Sunday, 11 September 2011

A story needs a story-teller...

On September 11th 2001 I was working in Bristol as a doctor training in public health, I had arrived in Bristol less than a month before and still hadn't found anywhere to stay. Some friends said I could house-sit for them, whilst they were on holiday.

I watched the tragic events that day on a computer screen at work. I went back to the empty house and felt very alone. I hoped to hear that my friends in the US were OK. I felt powerless.

Today Twitter is full of many sharing their personal reflections of that day. Atul Gawande has been writing about how it was to be a doctor in New York. He is sensitive. But an account @911tenyearson by the Guardian, which was tweeting the  factual series of events 'as it happened' has stopped. There are many tweets describing that stream as "bad taste" and "distasteful", but I think that it is the comment that these tweets were "blunt and faceless" when a "story needs a storyteller" which perhaps gets closest to why so many were annoyed.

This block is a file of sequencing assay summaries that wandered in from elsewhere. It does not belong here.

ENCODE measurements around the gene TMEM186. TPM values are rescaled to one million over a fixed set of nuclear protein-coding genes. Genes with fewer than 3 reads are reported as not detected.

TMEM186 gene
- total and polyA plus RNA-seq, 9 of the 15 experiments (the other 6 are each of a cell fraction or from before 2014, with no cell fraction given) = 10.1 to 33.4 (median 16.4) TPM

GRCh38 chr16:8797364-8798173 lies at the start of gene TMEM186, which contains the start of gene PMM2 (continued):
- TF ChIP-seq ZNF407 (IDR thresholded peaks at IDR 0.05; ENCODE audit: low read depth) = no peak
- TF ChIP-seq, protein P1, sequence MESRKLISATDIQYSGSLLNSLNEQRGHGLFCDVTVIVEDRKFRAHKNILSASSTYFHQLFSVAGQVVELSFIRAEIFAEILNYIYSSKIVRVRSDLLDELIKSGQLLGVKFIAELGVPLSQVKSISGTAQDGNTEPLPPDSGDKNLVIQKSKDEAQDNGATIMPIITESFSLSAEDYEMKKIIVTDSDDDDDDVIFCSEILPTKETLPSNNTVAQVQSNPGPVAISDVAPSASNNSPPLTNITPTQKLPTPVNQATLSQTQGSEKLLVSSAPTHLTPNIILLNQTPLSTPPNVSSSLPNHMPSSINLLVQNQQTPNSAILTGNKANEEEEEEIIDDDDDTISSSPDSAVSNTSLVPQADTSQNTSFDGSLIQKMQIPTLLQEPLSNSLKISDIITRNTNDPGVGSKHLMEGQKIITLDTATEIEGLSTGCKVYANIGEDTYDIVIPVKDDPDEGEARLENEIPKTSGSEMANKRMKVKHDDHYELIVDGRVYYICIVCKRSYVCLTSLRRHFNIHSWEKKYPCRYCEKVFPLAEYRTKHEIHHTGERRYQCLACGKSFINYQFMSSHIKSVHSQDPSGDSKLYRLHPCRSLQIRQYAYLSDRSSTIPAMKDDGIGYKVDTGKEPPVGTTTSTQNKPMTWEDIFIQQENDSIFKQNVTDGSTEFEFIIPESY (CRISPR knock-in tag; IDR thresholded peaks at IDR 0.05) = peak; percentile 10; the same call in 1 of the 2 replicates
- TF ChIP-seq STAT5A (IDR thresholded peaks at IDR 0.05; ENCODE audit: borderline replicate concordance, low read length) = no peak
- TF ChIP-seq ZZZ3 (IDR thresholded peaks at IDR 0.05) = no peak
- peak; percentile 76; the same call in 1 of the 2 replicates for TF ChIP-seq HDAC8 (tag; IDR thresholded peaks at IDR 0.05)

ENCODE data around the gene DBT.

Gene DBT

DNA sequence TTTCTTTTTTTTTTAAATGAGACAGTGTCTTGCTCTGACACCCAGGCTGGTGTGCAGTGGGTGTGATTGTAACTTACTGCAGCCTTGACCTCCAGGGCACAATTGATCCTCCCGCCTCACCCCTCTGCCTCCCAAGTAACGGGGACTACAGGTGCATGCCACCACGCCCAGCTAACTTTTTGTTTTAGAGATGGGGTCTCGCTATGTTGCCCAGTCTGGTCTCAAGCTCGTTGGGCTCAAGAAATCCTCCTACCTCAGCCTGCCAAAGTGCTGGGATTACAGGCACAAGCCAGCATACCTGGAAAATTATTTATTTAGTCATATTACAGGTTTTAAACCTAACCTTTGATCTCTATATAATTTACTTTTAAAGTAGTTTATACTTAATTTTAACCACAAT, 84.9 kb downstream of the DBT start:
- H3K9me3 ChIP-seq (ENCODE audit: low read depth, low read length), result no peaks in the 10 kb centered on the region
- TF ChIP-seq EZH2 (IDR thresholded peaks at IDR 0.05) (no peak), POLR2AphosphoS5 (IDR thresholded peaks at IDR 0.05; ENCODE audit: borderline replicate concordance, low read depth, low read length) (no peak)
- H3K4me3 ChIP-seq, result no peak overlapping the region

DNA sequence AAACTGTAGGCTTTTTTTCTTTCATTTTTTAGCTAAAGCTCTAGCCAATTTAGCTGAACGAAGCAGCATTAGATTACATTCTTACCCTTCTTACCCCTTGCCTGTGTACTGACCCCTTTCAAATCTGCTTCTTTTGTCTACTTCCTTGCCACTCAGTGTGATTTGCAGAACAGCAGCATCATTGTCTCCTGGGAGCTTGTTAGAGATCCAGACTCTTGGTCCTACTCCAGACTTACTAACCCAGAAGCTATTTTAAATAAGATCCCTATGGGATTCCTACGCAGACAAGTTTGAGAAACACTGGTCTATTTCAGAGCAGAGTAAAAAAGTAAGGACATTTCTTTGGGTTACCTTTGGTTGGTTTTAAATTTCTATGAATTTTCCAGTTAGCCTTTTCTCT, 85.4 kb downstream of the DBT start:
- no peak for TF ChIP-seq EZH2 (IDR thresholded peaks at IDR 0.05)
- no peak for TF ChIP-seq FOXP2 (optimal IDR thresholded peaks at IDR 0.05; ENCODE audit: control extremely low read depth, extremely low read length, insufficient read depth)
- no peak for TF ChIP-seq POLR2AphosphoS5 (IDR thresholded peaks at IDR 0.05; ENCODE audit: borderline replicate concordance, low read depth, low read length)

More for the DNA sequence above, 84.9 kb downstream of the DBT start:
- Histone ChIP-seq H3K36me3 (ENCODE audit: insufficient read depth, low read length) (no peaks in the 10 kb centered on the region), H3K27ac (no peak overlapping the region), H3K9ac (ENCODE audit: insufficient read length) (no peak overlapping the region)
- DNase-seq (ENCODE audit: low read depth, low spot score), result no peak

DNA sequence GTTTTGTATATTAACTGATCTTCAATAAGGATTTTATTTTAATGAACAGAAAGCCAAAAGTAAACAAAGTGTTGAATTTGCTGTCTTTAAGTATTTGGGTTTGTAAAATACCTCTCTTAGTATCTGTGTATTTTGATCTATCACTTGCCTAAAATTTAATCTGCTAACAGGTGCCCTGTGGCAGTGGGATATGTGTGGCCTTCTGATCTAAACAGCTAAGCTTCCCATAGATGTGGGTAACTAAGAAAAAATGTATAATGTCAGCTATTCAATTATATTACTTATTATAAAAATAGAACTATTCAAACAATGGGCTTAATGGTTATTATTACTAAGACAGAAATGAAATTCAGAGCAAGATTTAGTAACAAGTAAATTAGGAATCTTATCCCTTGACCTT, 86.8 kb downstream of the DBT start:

Many expect social media presence to show sensitivity today. Many don't want cold hard facts. But others can't see why the stream ended.

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